A recent interview
When did you realize you wanted to write?
People probably think a writer pops out of the womb with a big “W” imprinted on her forehead, and the smell of ink on her baby-breath. Not always true. The first sixty years of my life were spent avoiding reading and writing, probably because I hated school so much, which was probably because I was an introverted dyslectic child. The only exception to the “no-read-no-write” rule was the Nancy Drew series and letters to Mom.
Decades later, thanks to modern technology and spell-check, I am able to appreciate the joys and frustrations of writing. I happened onto writing when my long-time mural painting career suddenly and unexpectedly ended. I had painted my whole life. I thought, dreamed and lived to paint. I felt lost without a brush in my hand and needed a way to express myself. It just happened that my dusty computer was feeling alone and under-used. I settled into my roll-around chair and never looked back. I had discovered a universal truth. Writing is just like painting but without the mess.
Did you originally want to write cozy mysteries or did you try other types of writing as well?
My first timid crack at writing was a series of children’s stories written for my grandchildren. Twenty-seven stories later, I longed to write a real book. Nancy Drew came to mind. She had made a permanent mark on my impressionable little twelve-year-old brain. I took a few college courses in creative writing, and somewhere along the way I had an epiphany. If I wrote a page a day I would have a 350-page book in a year’s time. Secure the Ranch was born nine months later with 410 pages. I didn’t know it at the time, but I had written my first “cozy” mystery because I hate ugly language and blood. I create a clean murder and emphasize the shenanigans, adventure and character interaction that go with every mystery.
What inspires you to write? Are there places or jobs have made an impact on your writing?
My previous life of painting murals inspires my new life of writing about a gal who paints murals and solves mysteries on the side. I gave Josephine my red truck and my best brushes. She can handle the work because she’s younger, stronger and smarter than I. I didn’t want my protagonist to be exactly like me, so I left out husband, children, grandchildren, gardening and gophers. I write in first person which allows me to control Josephine’s brain and her craving for donuts.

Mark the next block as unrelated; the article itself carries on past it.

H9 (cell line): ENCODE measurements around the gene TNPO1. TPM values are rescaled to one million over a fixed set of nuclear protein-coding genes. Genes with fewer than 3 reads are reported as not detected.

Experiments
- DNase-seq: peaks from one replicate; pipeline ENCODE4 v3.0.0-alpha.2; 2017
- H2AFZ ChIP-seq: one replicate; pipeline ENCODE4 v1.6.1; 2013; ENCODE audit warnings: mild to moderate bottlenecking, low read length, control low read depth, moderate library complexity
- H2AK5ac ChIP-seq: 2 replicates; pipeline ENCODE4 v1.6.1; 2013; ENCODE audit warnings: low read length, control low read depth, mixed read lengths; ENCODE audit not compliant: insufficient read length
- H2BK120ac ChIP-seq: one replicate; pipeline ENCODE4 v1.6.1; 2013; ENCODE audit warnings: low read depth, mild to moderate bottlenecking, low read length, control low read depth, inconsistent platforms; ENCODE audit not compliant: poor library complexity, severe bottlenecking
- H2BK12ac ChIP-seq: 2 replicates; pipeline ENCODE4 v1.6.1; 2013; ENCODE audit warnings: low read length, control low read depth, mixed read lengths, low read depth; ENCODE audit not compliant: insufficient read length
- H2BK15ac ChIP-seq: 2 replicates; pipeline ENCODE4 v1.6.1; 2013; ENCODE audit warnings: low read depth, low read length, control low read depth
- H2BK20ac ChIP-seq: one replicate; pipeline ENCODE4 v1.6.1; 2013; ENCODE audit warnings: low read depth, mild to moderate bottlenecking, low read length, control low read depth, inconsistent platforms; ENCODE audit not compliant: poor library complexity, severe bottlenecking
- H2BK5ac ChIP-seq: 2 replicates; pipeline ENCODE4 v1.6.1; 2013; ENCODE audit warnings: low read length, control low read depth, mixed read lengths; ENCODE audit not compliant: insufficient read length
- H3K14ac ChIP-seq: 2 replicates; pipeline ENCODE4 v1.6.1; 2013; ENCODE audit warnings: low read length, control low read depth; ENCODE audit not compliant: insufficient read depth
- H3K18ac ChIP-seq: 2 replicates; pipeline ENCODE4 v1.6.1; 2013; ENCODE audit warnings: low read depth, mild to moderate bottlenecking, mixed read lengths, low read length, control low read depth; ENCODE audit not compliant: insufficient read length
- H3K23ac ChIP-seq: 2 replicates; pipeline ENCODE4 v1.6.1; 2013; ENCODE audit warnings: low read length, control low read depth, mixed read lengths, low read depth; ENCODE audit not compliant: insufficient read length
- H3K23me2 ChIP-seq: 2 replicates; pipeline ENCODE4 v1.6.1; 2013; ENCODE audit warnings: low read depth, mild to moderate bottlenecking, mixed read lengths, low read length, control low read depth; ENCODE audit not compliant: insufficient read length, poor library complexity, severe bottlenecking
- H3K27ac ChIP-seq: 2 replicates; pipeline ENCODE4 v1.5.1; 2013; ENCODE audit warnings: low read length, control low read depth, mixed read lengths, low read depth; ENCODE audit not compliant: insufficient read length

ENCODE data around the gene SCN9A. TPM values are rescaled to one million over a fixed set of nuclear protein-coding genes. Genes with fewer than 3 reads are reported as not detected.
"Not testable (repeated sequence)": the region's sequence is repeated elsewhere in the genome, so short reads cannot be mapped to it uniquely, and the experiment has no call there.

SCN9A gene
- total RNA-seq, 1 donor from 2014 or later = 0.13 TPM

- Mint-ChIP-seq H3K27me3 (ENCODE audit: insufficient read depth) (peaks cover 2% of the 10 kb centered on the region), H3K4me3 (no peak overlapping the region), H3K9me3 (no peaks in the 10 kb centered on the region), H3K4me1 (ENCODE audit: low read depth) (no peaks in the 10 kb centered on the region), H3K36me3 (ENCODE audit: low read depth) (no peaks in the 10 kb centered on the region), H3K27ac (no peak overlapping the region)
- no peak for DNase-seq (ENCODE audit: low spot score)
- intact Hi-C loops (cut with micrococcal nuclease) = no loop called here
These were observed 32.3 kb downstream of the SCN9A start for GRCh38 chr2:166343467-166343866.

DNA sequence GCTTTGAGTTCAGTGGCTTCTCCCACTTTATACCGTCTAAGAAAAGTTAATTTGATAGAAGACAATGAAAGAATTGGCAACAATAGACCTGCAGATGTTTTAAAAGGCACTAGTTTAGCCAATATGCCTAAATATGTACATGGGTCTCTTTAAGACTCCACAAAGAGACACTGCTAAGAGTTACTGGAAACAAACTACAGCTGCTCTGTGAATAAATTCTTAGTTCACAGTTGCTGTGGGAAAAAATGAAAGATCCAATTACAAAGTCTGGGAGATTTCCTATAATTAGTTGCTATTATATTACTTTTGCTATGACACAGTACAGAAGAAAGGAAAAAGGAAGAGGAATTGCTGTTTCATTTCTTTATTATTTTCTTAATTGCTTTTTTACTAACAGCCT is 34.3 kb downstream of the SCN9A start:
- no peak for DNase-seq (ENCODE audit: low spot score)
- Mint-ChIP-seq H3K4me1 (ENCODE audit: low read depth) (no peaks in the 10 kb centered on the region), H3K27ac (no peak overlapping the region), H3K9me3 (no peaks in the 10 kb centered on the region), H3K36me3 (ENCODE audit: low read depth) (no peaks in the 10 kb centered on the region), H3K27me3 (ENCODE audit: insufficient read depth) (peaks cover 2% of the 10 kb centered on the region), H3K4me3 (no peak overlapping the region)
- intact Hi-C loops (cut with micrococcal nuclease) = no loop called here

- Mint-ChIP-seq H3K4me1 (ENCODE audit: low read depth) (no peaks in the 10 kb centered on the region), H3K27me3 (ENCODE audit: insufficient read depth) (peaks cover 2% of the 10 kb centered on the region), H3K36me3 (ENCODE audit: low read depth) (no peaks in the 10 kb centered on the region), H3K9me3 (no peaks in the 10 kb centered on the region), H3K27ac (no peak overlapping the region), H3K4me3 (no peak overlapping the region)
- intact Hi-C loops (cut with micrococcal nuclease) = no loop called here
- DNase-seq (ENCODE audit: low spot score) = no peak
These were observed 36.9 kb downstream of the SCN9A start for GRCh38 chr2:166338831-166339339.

What is your writing process like?
My writing style is “by the seat of my pajama pants” style. I’m retired so I write when I can find the time—between 10 grandchildren, husband, dog, friends, garden and gophers. I try to write for an hour or two everyday. I average six days a week. That’s why it takes the better part of a year to write a book, but that’s OK because the ideas come slowly.
How do you get over writer’s block?
Sometimes new ideas refuse to come at all. I tell myself to relax, clear my brain, kind of like meditation. Unfortunately, the best ideas come to mind while I’m in the shower or driving in heavy traffic. Sometimes they come from just sitting at the computer, waiting and waiting. One good idea can lead to many pages of adventure. Writing is the greatest adventure of all because through all the excitement the writer is safe at her desk.
How have your characters developed and grown throughout your series?
Josephine is still making mistakes, pre-judging people and chasing bad guys in the wrong direction, but she has a few things in her favor; her boy friend, her best girlfriend, her very smart dog and luck. I wish I could say that she has evolved, grown, matured. Actually she is a really good person with a few flaws. Without flaws and bad judgment there could be no story. Josephine would figure out the murder mystery on the first page.
Fortunately, her best friend has all her ores in the water. Alicia is bright and uses common sense. Jo’s boyfriend, David is a solid, steady influence. Even the dog is grounded. It’s Josephine and the new people she meets who keep us entertained.
What does it feel like to finish a novel?
When I finally finish a book, which I have done seven times at this point, I feel like I just kicked the ball over the goal post in front of 50,000 people. But the feeling only lasts a week or two and then I’m driven to start writing all over again. It’s like a box of chocolate—can’t stop at just one.
Do you have any words of advice for aspiring writers?
Once you decide to be a writer, put your heart and time into it. Write between classes, on your lunch hour, soaking in the tub. Think about your story and characters in the shower and driving in traffic. You won’t even remember the drive. It’s one thing to talk about being a writer, it’s another thing to jump into the muddy trenches and work your computer into a frenzy.
Do you have any plans/ideas for your next novel?
I am between books this week. #7 is finished and #8 has not revealed itself.
How do you try to connect with your readers?
I am taking a break from writing for a second reason, it’s the book selling season. I have several book signings lined up—lots of people to meet, lots to talk about.
|writing a book is like riding a turtle--slow but steady|
What would you say is the most difficult and the most enjoyable thing about writing is?
Writing has a tendency to put the writer into the spotlight. I had avoided such things my whole life, now I embrace the opportunity to meet people. There is no sweeter sound than a fan saying, “I loved your last book.”
Is there anything else you’d like to add about your novel(s) or anything else you’d like readers to know?
I want to give a big thank you to my publisher, Cozy Cat Press.
All seven books in my Josephine Stuart Mystery Series are available at Amazon and Kindle.